I knew it: nothing good ever happens inside a church.
Following the gang’s encounters with the Hitman Team, they finally close in on their ultimate destination. Following the instructions left for them by the boss has led them to a church on the island of San Giorgio Maggiore. The disc they’ve retrieved further explains the specifics of their final mission: they must send Trish up to the top of the bell tower, and only one of them can accompany her as a bodyguard. Given his leadership position as a capo in the gang, Bucciarati insists on protecting Trish, making sure to receive a tracking device from Giorno to help learn the boss’ identity. It’s a risky plan, as the boss was extremely specific about how the escorting is to proceed, but Bruno ventures into the church with the tracker in hand and Trish by his side. The two journey through the isolated church building and reach the elevator that leads directly to the roof, but Trish has some massive reservations about what might happen to her. Bruno reassures her that the boss only has the best intentions for her as they both get in the elevator.
The two of them reach the roof, but Bruno immediately senses something amiss as he turns around and sees that Trish has disappeared, with only her severed hand remaining. Bruno suddenly realizes that contrary to his personal reassurances, the boss had intended to kill Trish this whole time to preserve his identity. The episode then delves into a flashback about Bruno’s childhood, revealing that he had a decent upbringing with a happy family life, as his mother loved him and his father and him both assisted each other fishing. One night however, his parents announce that they’re getting a divorce, with the young Bruno choosing to stay with his father. At this point, his father began taking others out on fishing trips to raise money to send his son to a good school, but this eventually goes south when he is one day recovered by the Coast Guard with bullet holes riddled all over his body. As it turns out, he took a couple of strange men out for a “fishing trip” and ended up witnessing drug trafficking, putting him in great danger. After rushing him to the hospital, he’s determined to have survived the attack with non-fatal wounds, but the drug dealers break into his room later that night to complete the job. Thankfully, Bucciarati emerges from hiding and stabs the two of them to death to protect his father. From this point on, he seeks out Passione in order to join their ranks and deliver a true sense of justice in the world, but his loyalties are shaken viciously when, after confronting a gang member, he discovers that the boss himself is responsible for peddling the drugs throughout Italy.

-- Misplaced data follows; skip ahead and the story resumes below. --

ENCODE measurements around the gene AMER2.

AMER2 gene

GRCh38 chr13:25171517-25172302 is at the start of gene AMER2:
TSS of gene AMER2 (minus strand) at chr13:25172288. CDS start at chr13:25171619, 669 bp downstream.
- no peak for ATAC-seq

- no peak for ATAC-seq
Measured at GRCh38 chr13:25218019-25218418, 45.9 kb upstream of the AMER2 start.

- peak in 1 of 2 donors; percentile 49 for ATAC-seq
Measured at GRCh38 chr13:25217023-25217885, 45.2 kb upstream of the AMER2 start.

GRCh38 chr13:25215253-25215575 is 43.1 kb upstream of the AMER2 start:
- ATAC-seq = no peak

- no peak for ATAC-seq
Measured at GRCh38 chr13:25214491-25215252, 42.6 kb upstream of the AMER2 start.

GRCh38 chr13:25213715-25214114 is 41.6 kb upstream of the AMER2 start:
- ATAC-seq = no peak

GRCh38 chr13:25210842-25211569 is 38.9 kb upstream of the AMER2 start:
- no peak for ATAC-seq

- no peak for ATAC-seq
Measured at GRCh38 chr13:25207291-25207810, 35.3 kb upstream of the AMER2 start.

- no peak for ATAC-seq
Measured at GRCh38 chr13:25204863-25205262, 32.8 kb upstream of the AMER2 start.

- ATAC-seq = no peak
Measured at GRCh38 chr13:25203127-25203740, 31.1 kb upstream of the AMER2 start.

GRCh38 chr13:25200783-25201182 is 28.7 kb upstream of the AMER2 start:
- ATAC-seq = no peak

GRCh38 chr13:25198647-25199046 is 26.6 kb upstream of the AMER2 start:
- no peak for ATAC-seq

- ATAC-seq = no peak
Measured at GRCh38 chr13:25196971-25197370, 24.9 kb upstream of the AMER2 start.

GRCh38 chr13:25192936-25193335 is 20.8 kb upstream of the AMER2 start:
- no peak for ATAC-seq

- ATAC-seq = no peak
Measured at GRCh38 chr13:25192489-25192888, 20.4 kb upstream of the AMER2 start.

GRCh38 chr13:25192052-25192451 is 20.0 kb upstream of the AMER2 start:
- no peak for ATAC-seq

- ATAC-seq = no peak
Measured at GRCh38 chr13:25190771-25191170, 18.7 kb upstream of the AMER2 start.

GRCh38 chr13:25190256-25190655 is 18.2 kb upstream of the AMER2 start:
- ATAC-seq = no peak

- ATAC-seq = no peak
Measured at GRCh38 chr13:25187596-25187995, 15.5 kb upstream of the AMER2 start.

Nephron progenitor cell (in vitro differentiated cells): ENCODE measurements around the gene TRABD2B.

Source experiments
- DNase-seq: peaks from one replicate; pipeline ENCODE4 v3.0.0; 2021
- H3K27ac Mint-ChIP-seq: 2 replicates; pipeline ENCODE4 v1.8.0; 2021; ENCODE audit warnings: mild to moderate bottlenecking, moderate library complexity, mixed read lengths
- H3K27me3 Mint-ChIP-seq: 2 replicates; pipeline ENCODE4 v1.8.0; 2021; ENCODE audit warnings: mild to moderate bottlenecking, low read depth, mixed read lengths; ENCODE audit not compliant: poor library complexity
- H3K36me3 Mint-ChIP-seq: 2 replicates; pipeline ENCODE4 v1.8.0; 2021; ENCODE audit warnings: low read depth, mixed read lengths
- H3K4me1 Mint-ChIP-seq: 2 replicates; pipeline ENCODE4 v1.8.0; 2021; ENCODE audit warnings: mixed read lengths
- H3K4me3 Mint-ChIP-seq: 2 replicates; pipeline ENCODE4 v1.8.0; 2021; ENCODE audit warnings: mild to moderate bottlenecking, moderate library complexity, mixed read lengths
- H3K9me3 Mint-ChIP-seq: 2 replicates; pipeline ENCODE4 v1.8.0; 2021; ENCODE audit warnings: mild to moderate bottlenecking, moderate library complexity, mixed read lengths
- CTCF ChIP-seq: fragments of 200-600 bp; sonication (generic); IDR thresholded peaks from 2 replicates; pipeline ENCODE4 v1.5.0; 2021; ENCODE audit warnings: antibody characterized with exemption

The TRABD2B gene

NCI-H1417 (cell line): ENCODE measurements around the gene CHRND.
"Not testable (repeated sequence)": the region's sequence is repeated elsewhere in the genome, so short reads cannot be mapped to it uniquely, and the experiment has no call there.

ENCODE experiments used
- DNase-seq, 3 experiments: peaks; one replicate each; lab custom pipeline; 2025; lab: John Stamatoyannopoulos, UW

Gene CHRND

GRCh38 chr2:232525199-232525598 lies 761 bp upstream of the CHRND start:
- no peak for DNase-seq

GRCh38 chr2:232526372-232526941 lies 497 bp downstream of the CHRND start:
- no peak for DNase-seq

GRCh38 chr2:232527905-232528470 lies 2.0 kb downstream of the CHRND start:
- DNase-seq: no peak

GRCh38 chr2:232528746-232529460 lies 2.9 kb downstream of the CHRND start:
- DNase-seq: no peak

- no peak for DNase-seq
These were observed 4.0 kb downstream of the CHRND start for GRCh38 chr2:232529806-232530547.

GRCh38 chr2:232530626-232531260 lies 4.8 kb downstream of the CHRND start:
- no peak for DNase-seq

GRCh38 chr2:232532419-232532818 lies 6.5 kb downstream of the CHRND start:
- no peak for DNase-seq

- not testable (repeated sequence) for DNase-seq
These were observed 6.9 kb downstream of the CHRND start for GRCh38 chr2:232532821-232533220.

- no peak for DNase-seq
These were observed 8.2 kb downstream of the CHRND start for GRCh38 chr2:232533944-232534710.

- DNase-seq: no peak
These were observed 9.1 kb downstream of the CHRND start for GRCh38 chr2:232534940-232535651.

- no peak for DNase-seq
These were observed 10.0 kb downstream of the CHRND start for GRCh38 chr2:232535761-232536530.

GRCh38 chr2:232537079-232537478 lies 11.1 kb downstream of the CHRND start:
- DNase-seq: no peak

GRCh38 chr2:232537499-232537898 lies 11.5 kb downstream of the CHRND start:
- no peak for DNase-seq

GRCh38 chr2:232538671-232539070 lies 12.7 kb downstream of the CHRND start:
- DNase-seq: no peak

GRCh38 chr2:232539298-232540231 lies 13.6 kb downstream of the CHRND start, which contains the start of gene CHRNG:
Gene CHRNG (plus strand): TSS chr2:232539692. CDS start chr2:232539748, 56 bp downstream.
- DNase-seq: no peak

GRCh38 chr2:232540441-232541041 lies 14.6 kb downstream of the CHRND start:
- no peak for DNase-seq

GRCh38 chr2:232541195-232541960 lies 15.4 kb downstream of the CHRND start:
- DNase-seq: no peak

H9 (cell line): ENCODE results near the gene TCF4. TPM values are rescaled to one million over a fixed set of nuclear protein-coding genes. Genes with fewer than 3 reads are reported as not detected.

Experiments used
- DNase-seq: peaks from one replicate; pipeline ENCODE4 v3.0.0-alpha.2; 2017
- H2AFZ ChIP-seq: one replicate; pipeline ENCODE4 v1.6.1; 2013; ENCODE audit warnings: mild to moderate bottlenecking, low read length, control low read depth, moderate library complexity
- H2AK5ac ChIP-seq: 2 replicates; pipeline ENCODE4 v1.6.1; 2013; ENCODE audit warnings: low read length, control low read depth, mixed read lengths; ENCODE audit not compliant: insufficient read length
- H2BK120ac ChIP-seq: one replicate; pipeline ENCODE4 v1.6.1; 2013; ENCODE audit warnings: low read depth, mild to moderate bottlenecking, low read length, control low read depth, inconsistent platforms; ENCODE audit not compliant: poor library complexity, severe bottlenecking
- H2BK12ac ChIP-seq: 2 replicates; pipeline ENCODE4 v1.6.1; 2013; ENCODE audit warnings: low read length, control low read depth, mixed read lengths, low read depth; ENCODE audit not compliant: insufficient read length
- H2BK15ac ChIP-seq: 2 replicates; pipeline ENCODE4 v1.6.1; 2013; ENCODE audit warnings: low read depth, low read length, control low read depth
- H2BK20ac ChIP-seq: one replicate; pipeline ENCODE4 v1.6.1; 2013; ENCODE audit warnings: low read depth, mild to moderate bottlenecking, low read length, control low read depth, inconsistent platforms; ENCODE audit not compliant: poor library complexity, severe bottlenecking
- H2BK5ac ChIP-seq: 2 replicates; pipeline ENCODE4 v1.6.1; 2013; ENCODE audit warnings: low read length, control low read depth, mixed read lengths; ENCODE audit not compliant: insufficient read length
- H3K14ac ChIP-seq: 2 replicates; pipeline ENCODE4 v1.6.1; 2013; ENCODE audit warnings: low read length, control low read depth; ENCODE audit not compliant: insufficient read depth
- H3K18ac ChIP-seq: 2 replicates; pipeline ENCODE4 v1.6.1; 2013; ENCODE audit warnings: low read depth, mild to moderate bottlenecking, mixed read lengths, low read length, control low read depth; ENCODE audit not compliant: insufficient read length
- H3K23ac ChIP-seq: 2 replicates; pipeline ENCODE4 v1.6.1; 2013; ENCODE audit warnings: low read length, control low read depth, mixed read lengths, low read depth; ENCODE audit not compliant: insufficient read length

Back in the present, Bucciarati seeks out where the boss could have gone, discovering his exit through the elevator shaft and dropping the tracking device on him. In an attempt to get ahead of his path, he discovers an empty hole in a dresser leading to a staircase heading towards the basement. He hides behind a pillar in an attempt to get the jump on him, but the boss is already aware of Bucciarati’s presence and immediately questions his loyalty to him and the mission. Bruno pulls out a cellphone from his face and gets in contact with Giorno who immediately points him in the boss’ direction before warning him that something doesn’t seem right. He punches in the direction of the boss, but only uncovers the odd sight of himself in its place. Finally, the boss decides to make his Stand known, as the entity of King Crimson emerges from the shadows and unveils that his power allowed him to erase the time between Bruno’s attack and its conclusion before concluding the episode with a violent punch all the way through Bucciarati’s chest.
Well, the time has finally come. After 20 episodes of build-up, Stand battles, and group infighting, it’s finally time for the first encounter with the mysterious boss of Passione. Now, I haven’t made as many manga comparisons throughout these reviews as I did during the first couple of pieces, and this was mostly because they were following things pretty closely with the only major alterations being in the placement of flashbacks, so it wasn’t as necessary to do in my opinion. However, now that the critical first encounter with the boss has come, this brings about the major halfway turning point of the narrative, and it offers a more important opportunity to look at the differences between each… and trust me, it may be a bit necessary.